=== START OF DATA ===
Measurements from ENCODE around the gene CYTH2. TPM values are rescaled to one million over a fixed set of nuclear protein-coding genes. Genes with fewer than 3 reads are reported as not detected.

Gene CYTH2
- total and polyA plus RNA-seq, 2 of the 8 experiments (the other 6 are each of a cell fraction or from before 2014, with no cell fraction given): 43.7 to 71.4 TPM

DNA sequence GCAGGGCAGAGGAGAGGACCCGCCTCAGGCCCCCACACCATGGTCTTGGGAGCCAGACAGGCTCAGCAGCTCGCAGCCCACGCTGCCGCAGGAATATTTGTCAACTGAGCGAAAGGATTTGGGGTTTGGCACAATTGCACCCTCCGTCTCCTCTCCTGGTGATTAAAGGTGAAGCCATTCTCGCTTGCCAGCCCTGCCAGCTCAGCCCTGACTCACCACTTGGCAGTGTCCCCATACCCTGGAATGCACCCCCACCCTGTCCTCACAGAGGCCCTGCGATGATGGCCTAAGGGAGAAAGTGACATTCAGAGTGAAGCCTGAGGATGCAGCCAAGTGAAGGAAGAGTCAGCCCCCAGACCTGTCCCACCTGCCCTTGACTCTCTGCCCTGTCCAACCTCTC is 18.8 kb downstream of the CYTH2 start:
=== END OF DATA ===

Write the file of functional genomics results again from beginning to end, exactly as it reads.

Measurements from ENCODE around the gene CYTH2. TPM values are rescaled to one million over a fixed set of nuclear protein-coding genes. Genes with fewer than 3 reads are reported as not detected.

Gene CYTH2
- total and polyA plus RNA-seq, 2 of the 8 experiments (the other 6 are each of a cell fraction or from before 2014, with no cell fraction given): 43.7 to 71.4 TPM

DNA sequence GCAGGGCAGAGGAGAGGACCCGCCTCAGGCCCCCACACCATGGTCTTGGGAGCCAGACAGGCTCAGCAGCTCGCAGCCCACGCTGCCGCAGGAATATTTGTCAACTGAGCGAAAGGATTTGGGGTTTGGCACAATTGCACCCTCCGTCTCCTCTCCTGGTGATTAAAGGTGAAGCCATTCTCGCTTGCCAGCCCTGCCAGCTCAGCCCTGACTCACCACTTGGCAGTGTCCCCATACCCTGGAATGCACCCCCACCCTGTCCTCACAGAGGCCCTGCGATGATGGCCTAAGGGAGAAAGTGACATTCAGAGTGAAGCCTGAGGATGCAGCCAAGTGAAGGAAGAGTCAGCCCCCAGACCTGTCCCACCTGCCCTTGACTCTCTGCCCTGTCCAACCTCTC is 18.8 kb downstream of the CYTH2 start: